Author Contributions: Drs McCrea and Giacino had full access to all of the data in the study and take responsibility for the integrity of the data and the accuracy of the data analysis. Drs McCrea and Giacino are co–first authors.

    Concept and design: McCrea, Giacino, Temkin, Dikmen, Bodien, Diaz-Arrastia, Okonkwo, Manley, Goldman, Kramer, Wang, Yue.

    Acquisition, analysis, or interpretation of data: McCrea, Giacino, Barber, Temkin, Nelson, Levin, Stein, Bodien, Boase, Taylor, Vassar, Mukherjee, Robertson, Okonkwo, Manley, Markowitz, Adeoye, Badjatia, Bullock, Chesnut, Corrigan, Crawford, Duhaime, Ellenbogen, Feeser, Ferguson, Foreman, Gardner, Gaudette, Gonzalez, Gopinath, Gullapalli, Hemphill, Hotz, Jain, Keene, Korley, Kreitzer, Lindsell, Machamer, Madden, Martin, McAllister, Merchant, Ngwenya, Noel, Nolan, Palacios, Perl, Puccio, Rabinowitz, Rosand, Sander, Satris, Schnyer, Seabury, Sherer, Toga, Valadka, Yue, Yuh, Zafonte.

    Drafting of the manuscript: McCrea, Giacino, Stein, Vassar, Okonkwo, Markowitz, Noel, Rabinowitz, Yue, Zafonte.

    Critical revision of the manuscript for important intellectual content: McCrea, Giacino, Barber, Temkin, Nelson, Levin, Dikmen, Stein, Bodien, Boase, Taylor, Mukherjee, Robertson, Diaz-Arrastia, Okonkwo, Manley, Markowitz, Adeoye, Badjatia, Bullock, Chesnut, Corrigan, Crawford, Duhaime, Ellenbogen, Feeser, Ferguson, Foreman, Gardner, Gaudette, Goldman, Gonzalez, Gopinath, Gullapalli, Hemphill, Hotz, Jain, Keene, Korley, Kramer, Kreitzer, Lindsell, Machamer, Madden, Martin, McAllister, Merchant, Ngwenya, Nolan, Palacios, Perl, Puccio, Rosand, Sander, Satris, Schnyer, Seabury, Sherer, Toga, Valadka, Wang, Yue, Yuh, Zafonte.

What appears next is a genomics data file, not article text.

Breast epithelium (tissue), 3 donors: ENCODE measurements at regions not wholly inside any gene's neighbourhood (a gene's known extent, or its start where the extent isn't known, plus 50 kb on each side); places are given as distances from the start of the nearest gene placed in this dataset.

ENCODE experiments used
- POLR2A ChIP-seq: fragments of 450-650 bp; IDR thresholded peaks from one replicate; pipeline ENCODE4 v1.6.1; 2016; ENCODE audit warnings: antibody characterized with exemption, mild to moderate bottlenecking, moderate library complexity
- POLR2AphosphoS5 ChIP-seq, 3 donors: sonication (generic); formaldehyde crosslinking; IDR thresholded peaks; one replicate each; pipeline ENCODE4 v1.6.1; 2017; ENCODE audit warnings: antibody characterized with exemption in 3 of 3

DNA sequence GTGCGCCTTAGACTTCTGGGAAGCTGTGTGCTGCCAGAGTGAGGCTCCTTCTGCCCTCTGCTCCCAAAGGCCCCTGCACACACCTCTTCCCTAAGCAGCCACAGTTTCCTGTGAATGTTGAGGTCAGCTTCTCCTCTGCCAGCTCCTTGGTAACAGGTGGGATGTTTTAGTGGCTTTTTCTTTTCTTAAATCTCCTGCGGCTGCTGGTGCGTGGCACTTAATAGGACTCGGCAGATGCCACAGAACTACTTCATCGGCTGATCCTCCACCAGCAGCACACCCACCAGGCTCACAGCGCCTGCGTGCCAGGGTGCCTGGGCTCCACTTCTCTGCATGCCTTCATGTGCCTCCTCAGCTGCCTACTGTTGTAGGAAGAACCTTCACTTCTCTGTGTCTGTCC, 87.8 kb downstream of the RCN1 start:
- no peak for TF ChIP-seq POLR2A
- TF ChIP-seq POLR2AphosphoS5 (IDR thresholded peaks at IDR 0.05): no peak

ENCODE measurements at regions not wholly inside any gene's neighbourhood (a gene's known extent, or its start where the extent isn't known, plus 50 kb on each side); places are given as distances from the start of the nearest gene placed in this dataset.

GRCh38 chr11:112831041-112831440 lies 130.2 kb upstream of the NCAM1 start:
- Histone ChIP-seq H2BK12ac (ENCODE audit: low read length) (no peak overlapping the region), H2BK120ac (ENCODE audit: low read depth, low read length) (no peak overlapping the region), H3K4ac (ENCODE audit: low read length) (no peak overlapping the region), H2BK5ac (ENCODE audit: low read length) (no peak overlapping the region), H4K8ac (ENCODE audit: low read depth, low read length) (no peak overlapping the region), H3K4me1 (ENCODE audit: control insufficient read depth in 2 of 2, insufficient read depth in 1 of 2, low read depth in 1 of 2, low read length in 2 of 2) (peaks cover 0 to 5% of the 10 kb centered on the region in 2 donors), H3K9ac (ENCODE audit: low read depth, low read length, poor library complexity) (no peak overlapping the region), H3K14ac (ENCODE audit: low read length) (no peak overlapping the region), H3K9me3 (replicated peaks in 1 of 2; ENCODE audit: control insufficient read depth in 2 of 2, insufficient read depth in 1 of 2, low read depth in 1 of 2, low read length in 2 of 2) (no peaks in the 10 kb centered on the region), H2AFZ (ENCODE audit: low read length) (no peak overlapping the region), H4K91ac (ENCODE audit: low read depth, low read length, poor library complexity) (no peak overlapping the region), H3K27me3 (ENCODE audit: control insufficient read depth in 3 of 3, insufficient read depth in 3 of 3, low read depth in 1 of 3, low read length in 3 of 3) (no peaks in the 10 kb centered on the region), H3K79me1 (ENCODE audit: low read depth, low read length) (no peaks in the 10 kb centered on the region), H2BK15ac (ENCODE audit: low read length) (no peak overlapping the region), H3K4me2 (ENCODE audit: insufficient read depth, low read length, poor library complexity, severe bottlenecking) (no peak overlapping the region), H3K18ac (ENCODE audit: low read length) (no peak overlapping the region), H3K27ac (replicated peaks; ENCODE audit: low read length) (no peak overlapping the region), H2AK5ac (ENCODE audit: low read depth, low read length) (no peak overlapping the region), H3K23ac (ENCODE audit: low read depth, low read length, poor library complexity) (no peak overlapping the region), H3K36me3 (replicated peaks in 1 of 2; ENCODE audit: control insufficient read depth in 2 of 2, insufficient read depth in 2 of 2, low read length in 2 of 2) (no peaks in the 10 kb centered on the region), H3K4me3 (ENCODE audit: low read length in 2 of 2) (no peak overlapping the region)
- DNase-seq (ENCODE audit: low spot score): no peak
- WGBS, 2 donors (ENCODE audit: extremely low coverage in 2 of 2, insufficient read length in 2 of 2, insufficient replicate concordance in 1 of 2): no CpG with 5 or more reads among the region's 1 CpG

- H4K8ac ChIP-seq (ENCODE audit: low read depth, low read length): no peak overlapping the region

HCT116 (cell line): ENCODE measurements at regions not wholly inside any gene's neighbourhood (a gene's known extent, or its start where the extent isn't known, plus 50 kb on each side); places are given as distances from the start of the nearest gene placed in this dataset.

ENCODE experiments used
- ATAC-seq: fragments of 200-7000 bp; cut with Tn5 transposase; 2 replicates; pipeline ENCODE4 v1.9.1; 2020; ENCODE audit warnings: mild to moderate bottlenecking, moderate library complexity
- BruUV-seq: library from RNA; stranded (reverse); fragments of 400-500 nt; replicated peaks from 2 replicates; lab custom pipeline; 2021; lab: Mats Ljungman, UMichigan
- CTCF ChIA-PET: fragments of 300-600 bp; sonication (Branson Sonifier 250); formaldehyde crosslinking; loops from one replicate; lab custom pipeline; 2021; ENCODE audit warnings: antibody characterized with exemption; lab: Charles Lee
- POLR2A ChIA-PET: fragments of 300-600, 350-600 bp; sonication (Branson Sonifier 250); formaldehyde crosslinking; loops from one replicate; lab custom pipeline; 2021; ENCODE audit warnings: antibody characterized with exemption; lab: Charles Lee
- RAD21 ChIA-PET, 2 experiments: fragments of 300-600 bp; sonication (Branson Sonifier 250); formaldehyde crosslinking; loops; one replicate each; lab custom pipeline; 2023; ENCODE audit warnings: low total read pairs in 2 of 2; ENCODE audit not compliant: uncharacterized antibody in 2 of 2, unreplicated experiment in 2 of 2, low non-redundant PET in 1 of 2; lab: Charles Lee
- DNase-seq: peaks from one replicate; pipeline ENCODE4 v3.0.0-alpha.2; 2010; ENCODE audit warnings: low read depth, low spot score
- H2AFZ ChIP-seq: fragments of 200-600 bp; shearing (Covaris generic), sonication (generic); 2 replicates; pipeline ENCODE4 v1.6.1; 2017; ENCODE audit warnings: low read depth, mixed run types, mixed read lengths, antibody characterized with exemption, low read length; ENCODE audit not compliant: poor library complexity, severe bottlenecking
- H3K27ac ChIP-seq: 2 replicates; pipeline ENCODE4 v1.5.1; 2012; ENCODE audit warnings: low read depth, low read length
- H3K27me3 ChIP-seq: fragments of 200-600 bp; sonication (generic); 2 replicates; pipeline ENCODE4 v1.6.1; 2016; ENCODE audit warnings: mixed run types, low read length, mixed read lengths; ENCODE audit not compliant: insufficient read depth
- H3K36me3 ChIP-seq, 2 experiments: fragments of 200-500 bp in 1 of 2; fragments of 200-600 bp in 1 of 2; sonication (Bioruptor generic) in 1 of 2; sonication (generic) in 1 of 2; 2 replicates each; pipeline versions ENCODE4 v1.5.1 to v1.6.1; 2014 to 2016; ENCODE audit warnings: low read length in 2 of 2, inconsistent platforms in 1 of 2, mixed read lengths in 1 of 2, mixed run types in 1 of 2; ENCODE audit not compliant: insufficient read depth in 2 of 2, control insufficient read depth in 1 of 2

Statistical analysis: McCrea, Barber, Temkin, Nelson, Okonkwo, Jain.

    Obtained funding: Giacino, Temkin, Dikmen, Mukherjee, Diaz-Arrastia, Okonkwo, Manley, Adeoye, Corrigan, Ferguson, Toga, Valadka.

    Administrative, technical, or material support: McCrea, Dikmen, Bodien, Taylor, Mukherjee, Robertson, Diaz-Arrastia, Okonkwo, Manley, Markowitz, Adeoye, Badjatia, Duhaime, Ellenbogen, Gonzalez, Gopinath, Gullapalli, Lindsell, Martin, Merchant, Perl, Puccio, Rabinowitz, Satris, Schnyer, Sherer, Valadka.

    Supervision: Giacino, Okonkwo, Manley, Bullock, Ferguson, Gopinath, Sander.

    Other—data curation for the statistical analysis: Vassar.

    Other—Outcomes Core member: McAllister.

    Other—editing the paper: Levin.

    Other—Monitoring: Noel.